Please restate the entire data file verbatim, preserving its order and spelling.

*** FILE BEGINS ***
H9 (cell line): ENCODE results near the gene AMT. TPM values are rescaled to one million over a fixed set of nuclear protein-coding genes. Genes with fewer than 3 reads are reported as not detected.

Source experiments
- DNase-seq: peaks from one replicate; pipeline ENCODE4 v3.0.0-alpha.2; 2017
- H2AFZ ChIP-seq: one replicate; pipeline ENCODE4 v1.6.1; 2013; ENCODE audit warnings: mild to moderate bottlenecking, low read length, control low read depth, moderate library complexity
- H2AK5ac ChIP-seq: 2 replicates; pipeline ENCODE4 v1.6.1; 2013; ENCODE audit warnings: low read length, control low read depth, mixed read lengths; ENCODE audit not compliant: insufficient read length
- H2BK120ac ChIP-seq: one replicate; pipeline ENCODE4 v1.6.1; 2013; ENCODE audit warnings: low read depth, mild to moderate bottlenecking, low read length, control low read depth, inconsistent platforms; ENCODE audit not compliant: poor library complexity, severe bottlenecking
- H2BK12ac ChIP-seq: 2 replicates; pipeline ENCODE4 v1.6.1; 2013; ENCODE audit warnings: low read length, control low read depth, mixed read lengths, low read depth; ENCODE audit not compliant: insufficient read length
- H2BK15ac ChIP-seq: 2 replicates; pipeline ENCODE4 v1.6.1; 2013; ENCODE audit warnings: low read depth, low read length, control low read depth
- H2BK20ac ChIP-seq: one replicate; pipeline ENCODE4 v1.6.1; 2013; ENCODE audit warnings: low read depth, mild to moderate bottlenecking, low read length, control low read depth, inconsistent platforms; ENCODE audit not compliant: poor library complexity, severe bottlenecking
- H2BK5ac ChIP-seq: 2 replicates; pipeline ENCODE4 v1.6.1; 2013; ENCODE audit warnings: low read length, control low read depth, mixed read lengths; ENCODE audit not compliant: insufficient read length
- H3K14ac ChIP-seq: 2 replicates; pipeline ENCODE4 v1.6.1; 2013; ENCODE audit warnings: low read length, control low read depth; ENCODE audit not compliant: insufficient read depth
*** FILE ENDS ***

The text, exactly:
H9 (cell line): ENCODE results near the gene AMT. TPM values are rescaled to one million over a fixed set of nuclear protein-coding genes. Genes with fewer than 3 reads are reported as not detected.

Source experiments
- DNase-seq: peaks from one replicate; pipeline ENCODE4 v3.0.0-alpha.2; 2017
- H2AFZ ChIP-seq: one replicate; pipeline ENCODE4 v1.6.1; 2013; ENCODE audit warnings: mild to moderate bottlenecking, low read length, control low read depth, moderate library complexity
- H2AK5ac ChIP-seq: 2 replicates; pipeline ENCODE4 v1.6.1; 2013; ENCODE audit warnings: low read length, control low read depth, mixed read lengths; ENCODE audit not compliant: insufficient read length
- H2BK120ac ChIP-seq: one replicate; pipeline ENCODE4 v1.6.1; 2013; ENCODE audit warnings: low read depth, mild to moderate bottlenecking, low read length, control low read depth, inconsistent platforms; ENCODE audit not compliant: poor library complexity, severe bottlenecking
- H2BK12ac ChIP-seq: 2 replicates; pipeline ENCODE4 v1.6.1; 2013; ENCODE audit warnings: low read length, control low read depth, mixed read lengths, low read depth; ENCODE audit not compliant: insufficient read length
- H2BK15ac ChIP-seq: 2 replicates; pipeline ENCODE4 v1.6.1; 2013; ENCODE audit warnings: low read depth, low read length, control low read depth
- H2BK20ac ChIP-seq: one replicate; pipeline ENCODE4 v1.6.1; 2013; ENCODE audit warnings: low read depth, mild to moderate bottlenecking, low read length, control low read depth, inconsistent platforms; ENCODE audit not compliant: poor library complexity, severe bottlenecking
- H2BK5ac ChIP-seq: 2 replicates; pipeline ENCODE4 v1.6.1; 2013; ENCODE audit warnings: low read length, control low read depth, mixed read lengths; ENCODE audit not compliant: insufficient read length
- H3K14ac ChIP-seq: 2 replicates; pipeline ENCODE4 v1.6.1; 2013; ENCODE audit warnings: low read length, control low read depth; ENCODE audit not compliant: insufficient read depth